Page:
This is a great illustration of a passive reader (see paragraph below image). For some reason it seems to induce post-nasal drip whenever I see it… (more…)

Problems with images in ELT materials

Images in ELT coursebooks are often ambiguous. What might seem a fairly obvious depiction of an act or concept to us may be perceived as something completely different to our learners.

In an interesting, small-scale study, Hewings (1991) asked a group of Vietnamese learners in England to interpret various illustrations found in Elementary level coursebooks. For most of the images correct interpretation would require some culturally-specific knowledge, and written text around the images was removed so the learners weren’t given any support.

Hewings found many types of image were interpreted differently from what was intended. One example was with illustrations portraying people in certain roles, where learners failed to recognise certain stereotypes (e.g. rich/poor). He found, understandably, that culturally-specific job roles (e.g. a priest) were misinterpreted, as were situational images.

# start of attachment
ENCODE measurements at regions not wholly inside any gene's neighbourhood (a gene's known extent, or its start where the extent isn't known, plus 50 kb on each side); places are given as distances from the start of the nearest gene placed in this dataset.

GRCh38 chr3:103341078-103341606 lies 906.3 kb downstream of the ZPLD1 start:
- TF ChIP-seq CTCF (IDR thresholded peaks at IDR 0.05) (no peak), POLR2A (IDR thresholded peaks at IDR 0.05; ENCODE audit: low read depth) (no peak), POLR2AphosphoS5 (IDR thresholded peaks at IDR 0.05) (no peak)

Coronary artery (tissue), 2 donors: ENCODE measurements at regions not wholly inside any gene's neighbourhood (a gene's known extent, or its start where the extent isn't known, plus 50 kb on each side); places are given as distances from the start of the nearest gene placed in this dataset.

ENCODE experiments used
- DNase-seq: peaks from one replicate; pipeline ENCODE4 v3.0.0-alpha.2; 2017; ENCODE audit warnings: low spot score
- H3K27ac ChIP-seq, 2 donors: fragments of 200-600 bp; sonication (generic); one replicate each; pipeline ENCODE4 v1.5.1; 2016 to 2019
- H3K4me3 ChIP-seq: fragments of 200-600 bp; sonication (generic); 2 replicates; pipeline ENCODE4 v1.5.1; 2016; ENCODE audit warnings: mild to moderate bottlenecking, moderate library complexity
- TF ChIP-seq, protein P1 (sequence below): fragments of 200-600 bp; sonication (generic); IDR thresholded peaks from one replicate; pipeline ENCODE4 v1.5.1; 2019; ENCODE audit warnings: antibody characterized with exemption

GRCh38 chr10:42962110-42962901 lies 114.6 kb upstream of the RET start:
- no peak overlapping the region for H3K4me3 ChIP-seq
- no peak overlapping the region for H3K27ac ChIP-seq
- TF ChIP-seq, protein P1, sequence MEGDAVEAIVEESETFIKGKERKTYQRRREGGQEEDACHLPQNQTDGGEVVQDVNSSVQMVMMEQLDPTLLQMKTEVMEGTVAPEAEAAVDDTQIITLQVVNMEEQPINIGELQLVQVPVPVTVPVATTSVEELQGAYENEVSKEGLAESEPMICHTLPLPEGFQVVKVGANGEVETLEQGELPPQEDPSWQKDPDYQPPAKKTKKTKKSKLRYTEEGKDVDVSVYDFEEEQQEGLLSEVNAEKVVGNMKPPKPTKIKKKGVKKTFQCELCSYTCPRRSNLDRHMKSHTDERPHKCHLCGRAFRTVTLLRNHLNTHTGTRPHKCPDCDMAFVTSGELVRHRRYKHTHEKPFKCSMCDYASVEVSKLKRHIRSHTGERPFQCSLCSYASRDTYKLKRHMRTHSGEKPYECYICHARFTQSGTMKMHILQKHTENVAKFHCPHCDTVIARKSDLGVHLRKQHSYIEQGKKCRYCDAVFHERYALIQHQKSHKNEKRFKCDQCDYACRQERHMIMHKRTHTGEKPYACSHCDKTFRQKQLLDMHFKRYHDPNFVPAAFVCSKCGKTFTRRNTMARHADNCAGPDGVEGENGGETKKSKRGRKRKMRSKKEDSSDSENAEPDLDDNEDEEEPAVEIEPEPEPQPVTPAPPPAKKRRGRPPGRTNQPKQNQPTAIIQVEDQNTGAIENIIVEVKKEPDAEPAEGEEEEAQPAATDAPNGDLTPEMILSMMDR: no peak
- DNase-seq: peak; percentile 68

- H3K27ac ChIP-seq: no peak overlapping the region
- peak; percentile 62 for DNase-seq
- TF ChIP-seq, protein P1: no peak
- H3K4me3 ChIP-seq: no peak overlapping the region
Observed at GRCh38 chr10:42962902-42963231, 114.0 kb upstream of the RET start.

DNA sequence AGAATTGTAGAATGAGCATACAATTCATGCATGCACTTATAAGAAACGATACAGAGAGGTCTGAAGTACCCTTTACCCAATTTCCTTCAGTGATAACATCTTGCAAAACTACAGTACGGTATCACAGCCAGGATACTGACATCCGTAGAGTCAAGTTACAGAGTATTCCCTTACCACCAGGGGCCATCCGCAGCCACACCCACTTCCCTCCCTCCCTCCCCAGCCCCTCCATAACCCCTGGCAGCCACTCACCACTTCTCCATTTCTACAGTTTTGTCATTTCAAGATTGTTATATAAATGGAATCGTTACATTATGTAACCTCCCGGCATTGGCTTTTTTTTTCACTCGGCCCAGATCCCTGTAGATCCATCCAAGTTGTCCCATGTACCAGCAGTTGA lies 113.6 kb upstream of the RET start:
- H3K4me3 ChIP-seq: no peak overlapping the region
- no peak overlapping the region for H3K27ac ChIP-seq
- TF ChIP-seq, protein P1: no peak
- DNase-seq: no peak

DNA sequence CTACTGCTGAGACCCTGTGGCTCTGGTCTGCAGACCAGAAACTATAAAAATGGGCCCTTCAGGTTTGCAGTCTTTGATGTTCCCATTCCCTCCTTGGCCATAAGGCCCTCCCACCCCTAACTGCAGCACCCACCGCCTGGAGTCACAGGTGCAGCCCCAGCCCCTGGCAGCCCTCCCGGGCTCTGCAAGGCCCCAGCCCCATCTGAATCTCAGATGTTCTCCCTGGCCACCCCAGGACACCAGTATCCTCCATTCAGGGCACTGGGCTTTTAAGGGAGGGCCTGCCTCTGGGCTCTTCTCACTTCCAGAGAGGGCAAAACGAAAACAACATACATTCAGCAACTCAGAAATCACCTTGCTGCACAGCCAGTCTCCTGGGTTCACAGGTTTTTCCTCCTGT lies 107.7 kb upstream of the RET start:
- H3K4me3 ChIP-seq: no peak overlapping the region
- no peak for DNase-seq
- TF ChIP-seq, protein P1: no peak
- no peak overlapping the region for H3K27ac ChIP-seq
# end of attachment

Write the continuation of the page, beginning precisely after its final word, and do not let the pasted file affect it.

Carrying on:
Maps like this room plan were also confused…

taken from Hewings (1991)

Some learners thought this was a view of a house from top to bottom rather than a floor plan from above. Symbolic representations like thought bubbles were also misinterpreted, and images like the ones below were seen as something different – the first image being a children’s slide, a reception desk, and ‘information’.

taken from Hewings (1991)

Interpretation of graphs also seemed an issue, particularly dealing with keys.

Hewings made some clear points in conclusion (mostly quotes here):

  • ‘we inevitably see illustrations from a culturally based viewpoint…’
  • We assume that everyone perceives images in the same way
  • ‘We assume that students have the necessary skills to make sense of information presented in the form other than a text’
  • Interpretations are unpredictable
  • Images are a chance to make learners aware of visual representations of a cultural group/target language

(more…)